'Family Guy' creator Seth MacFarlane outs baby Stewie
"Family Guy" creator Seth MacFarlane seems determined to become the Norman Lear of the animated world. Last month he told the Television Critics Association about an unaired episode of the show in which matriarch Lois had an abortion. And last night the cast performed the script live at a Hollywood theater for TV academy members.
Panels are meeting this month to evaluate the episodes submitted by Emmy contenders such as "Family Guy." The animated antics of the Griffins landed a nod in the comedy series category. But, according to MacFarlane, all is not as it seems on "Family Guy."
In an interview in the new issue of Playboy, MacFarlane reveals that baby Stewie is gay. "We had an episode that went all the way to the script phase in which Stewie does come out,” said MacFarlane. As he explains, "It had to do with the harassment he took from other kids at school. He ends up going back in time to prevent a passage in Leviticus from being written: 'Thou shalt not lie with mankind as with womankind. It is an abomination.' But we decided it’s better to keep it vague, which makes more sense because he’s a 1-year-old."
Predicts MacFarlane, "Ultimately, Stewie will be gay or a very unhappy repressed heterosexual. It also explains why he’s so hellbent on killing [his mother, Lois] and taking over the world: He has a lot of aggression, which comes from confusion and uncertainty about his orientation."
Lois was at the center of the never-seen "Partial Terms of Endearment," taking on the role of surrogate mother for an infertile couple. After they are killed in a car crash, Lois must decide whether to continue with the pregnancy. MacFarlane changed the ambiguous ending to one where patriarch Peter tells the viewer that his wife went through with the abortion. Though the episode never aired on Fox, MacFarlane expects it to be part of a future DVD release.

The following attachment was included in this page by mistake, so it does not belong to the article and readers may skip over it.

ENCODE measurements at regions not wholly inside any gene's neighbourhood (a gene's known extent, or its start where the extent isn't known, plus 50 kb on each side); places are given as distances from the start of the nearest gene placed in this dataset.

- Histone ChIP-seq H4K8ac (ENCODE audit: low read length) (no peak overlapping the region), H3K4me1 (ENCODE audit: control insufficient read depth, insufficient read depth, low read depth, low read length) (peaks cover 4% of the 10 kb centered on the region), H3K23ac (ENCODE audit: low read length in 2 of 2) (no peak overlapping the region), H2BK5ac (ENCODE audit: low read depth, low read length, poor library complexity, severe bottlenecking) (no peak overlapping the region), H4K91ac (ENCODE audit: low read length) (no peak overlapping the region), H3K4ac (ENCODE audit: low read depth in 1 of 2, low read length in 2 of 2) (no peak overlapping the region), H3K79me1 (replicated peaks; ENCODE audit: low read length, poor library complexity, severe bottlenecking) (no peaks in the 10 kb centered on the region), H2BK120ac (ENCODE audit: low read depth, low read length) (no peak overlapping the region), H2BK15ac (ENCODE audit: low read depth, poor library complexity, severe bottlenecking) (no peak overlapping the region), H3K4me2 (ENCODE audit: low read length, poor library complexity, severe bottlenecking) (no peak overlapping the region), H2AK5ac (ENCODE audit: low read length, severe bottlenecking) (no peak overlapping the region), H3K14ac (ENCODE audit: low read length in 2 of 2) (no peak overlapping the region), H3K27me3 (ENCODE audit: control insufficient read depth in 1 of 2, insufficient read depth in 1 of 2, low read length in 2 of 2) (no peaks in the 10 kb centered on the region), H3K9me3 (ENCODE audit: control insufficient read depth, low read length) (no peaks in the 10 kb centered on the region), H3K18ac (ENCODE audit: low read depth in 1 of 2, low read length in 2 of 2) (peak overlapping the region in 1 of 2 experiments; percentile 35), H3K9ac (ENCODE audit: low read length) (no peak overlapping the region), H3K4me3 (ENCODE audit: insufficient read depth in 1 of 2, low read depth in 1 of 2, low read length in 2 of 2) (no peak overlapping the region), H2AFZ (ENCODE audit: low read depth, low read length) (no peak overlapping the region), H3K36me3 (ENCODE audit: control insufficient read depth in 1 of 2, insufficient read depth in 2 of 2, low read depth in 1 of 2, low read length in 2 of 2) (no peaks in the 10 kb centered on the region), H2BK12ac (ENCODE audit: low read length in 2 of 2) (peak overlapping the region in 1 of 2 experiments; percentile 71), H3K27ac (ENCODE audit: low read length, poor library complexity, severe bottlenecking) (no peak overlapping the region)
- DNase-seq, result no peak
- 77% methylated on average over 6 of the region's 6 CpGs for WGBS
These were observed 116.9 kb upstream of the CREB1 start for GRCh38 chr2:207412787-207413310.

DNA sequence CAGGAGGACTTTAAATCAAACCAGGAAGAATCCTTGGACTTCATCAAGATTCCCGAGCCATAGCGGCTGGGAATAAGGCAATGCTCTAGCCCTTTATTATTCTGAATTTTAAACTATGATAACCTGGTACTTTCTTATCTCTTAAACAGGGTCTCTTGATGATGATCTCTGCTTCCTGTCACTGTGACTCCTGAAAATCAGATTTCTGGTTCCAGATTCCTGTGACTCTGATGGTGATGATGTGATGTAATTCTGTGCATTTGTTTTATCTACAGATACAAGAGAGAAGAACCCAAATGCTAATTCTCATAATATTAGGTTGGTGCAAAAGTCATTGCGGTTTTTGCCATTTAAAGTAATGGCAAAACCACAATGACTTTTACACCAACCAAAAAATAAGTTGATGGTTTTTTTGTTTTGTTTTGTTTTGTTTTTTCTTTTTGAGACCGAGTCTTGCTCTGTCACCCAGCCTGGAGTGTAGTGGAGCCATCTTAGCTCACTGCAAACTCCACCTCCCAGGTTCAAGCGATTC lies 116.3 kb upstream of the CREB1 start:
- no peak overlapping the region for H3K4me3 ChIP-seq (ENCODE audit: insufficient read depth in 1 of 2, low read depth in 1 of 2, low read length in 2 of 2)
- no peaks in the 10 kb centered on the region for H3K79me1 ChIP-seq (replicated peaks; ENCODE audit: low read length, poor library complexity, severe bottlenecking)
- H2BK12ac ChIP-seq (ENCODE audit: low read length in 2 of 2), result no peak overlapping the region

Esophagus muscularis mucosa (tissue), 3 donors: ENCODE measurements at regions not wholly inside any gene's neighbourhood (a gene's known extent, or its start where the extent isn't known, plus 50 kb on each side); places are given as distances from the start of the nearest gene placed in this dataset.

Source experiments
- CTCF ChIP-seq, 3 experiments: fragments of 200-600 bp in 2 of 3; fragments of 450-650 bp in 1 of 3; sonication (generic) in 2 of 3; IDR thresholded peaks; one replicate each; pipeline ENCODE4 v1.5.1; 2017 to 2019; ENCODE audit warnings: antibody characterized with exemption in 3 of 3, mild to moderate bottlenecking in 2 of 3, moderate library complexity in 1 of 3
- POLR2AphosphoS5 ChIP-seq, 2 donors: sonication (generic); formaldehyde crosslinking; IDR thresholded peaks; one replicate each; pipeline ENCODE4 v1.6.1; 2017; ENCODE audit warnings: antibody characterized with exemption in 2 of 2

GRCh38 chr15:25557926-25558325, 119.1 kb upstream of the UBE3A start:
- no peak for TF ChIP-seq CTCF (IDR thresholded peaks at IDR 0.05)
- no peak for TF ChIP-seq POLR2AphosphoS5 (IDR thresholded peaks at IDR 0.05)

Over seven seasons, "Family Guy" has time and again courted controversy. Not surprisingly, even their recent "For Your Consideration" Emmy campaign was an eyebrow-raiser. The DVD package shipped to all 14,000 TV academy members included a string of printed messages poking fun at the whole nominating process. Among the zingers: "We peaked three years ago, so by your logic we should get an Emmy now" and " 'Family Guy': with Tina Fey! (Not really, we just want an Emmy)."
This audacious plan worked, as "Family Guy" became the first animated show to contend for best comedy series at the Emmy Awards since "The Flintstones" landed a nod in 1961. That modern stone-age family lost to "The Jack Benny Program."
"Family Guy" succeeded where "The Simpsons" had failed. After sweeping the animation
race in the early 1990s, "The Simpsons" moved over to compete in the
comedy category, but got shut out in 1993 and 1994. Frustrated
producers gave up in 1995 and moved back to animation where it has dominated ever since. "Family Guy" has only contended for animated series three times – twice it lost to "The
Simpsons," once to "South Park."